I try to suppress my accountant/auditor instincts (which were trained into me in the '90's by Arthur Andersen and later KPMG).
I do this because I have been a consultant for a longer period, and consultants are forward-looking rather than the historical focus of those other disciplines. However, I will from time to time find myself auditing things like expenditure and my son's spending of leisure time on gaming, for example.
I recently audited my Facebook page — I regularly take breaks from it — just to see if there are inadvertent trends in my postings. It appears that there are a few. Firstly I regularly tell my group of friends that Donald Trump is unfit for anything (much less the leader of the most powerful country in the world). Secondly, music and more specifically Foo Fighters-related posts are commonplace.
Thirdly, I tend to comment frequently where I see fairness and equity being compromised. Which leads me to something I posted two weeks ago against bullying, all forms of it.
Bullying has probably been around since the dawn of time, but in terms of value,
relationships and outcomes it adds absolutely nothing. It exists in the workplace as much as in everyday life. No one has put an economic price on bullying but, if it were to be calculated, it would probably be in the billions of lost productivity every year.
At some point we will all have experienced it in one form or another, from "good natured" ribbing which comes with "office banter" through to full-on threatening situations. Bullies employ many tactics to get satisfaction and feed their destructive personal agendas. And therein lies the game — bullying is individualism rather than team-based and, frankly, there is no place for it in organisations that are trying to achieve goals effectively.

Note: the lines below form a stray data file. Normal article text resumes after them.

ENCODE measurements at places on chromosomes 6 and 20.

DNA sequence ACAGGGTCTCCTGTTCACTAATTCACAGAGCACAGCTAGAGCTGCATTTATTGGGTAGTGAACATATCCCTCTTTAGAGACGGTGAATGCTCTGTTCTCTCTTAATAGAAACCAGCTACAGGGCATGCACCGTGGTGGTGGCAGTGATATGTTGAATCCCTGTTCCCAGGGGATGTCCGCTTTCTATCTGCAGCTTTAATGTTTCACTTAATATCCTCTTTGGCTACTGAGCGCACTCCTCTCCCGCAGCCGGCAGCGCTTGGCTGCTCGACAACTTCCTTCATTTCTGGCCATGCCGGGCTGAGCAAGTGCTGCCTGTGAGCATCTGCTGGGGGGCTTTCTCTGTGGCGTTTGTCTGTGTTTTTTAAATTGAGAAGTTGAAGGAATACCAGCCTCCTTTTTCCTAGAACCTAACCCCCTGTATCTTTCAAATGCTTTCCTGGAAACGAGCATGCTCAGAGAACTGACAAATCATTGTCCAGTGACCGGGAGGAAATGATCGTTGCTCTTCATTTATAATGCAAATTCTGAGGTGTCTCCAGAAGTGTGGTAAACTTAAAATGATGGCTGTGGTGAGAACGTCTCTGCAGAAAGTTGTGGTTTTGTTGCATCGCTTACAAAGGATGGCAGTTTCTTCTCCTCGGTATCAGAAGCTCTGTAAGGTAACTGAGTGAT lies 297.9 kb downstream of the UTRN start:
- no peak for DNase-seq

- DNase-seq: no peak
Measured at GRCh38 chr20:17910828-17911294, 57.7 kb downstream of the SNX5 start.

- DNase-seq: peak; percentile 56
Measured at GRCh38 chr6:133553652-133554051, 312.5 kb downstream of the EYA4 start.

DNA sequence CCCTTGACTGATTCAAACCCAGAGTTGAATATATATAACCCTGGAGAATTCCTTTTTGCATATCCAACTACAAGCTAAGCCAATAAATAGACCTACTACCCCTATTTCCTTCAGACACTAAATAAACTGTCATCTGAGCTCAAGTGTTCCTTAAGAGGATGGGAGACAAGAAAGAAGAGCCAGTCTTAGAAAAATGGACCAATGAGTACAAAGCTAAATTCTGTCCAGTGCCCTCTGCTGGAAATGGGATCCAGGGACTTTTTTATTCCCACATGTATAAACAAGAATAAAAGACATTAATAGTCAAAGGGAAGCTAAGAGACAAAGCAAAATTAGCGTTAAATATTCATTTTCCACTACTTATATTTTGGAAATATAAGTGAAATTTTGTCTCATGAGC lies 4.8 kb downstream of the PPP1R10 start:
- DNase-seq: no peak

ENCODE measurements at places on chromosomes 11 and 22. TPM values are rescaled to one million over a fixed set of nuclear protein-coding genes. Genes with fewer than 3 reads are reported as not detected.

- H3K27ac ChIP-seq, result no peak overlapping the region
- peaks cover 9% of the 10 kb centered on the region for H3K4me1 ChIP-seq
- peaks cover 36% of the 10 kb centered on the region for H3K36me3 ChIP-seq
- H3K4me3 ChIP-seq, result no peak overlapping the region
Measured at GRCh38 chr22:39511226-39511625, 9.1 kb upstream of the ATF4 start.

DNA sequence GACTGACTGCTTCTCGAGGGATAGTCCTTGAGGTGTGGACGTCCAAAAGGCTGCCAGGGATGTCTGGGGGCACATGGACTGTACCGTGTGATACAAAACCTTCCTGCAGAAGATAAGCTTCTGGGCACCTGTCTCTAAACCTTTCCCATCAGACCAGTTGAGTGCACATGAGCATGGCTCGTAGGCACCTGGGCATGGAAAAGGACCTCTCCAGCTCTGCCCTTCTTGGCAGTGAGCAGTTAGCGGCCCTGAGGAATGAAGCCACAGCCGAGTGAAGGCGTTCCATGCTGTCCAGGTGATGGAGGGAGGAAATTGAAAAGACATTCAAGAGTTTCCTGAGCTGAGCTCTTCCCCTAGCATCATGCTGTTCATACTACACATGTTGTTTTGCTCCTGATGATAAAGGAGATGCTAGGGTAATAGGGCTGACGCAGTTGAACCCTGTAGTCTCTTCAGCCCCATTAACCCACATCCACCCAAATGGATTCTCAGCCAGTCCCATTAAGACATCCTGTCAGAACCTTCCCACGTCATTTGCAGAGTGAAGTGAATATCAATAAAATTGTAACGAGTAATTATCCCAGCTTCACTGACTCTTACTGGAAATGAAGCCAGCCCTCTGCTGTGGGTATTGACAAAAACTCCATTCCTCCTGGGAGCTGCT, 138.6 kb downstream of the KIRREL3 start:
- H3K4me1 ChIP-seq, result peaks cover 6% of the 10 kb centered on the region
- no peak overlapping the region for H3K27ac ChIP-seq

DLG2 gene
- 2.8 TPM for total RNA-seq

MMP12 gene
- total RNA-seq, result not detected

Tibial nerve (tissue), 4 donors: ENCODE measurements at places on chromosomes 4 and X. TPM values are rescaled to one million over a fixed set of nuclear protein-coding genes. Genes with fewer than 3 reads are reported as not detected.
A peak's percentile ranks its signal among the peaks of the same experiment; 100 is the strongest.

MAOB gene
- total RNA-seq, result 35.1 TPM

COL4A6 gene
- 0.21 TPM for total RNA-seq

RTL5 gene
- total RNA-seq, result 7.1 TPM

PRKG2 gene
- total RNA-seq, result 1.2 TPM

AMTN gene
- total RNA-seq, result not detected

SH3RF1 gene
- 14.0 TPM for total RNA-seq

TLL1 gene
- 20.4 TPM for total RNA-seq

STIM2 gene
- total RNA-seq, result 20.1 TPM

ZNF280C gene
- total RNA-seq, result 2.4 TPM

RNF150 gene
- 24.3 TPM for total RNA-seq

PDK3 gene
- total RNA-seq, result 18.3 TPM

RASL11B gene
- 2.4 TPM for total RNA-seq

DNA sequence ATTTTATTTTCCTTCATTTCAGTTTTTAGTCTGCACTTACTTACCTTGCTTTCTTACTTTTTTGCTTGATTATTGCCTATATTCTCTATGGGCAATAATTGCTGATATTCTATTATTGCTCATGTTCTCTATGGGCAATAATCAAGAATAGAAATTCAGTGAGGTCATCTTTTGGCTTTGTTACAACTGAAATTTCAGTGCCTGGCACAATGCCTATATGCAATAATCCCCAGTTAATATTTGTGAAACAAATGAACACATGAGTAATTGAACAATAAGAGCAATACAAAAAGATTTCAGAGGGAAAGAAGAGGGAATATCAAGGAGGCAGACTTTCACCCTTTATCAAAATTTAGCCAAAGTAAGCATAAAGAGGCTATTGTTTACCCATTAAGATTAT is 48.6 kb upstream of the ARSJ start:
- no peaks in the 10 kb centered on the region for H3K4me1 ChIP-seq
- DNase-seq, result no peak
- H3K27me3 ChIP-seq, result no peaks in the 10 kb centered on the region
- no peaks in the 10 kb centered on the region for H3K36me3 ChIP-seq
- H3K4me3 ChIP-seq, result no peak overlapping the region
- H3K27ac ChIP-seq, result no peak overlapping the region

I am not a psychologist, so any analysis of causation will stop here. But if you are aware of such behaviour, or even just have a "gut feel", it is important that you find an expert to assist your management of these situations.
Rather than diving into "culture" or "team building" workshops — invariably your bully types will "play the game" and go straight back to their destructive behaviours — I would suggest exploring "restorative" practices or working with peers who have successfully managed these situations.
Ensuring appropriate and effective relationships in the workplace is where true leadership is required. Invariably bullies are not strong when it comes to EQ (emotional quotient), so it is becoming more evident that recruitment particularly for management positions needs to be much more about what type of person you are putting into a leadership role. Experience and ability remains important but can only take you so far.
So, what should you be looking out for? Outright, overt bullying is easier to spot than the more destructive "wolf in sheep's clothing'" passive-aggressive type. But also listen to what staff tell you about behaviours and have an open and unbiased line of communication so destructive behaviour can be identified and dealt with. You must also protect the whistle-blower.
Bullies are out there — we need to do our best not to enable them. In that way we are more likely to have productive and happy teams and businesses.
Balance Consulting is a Whanganui consultancy specialising in business strategy, process excellence and leadership mentoring — contact Russell Bell on 021 2442421 or John Taylor on 027 4995872.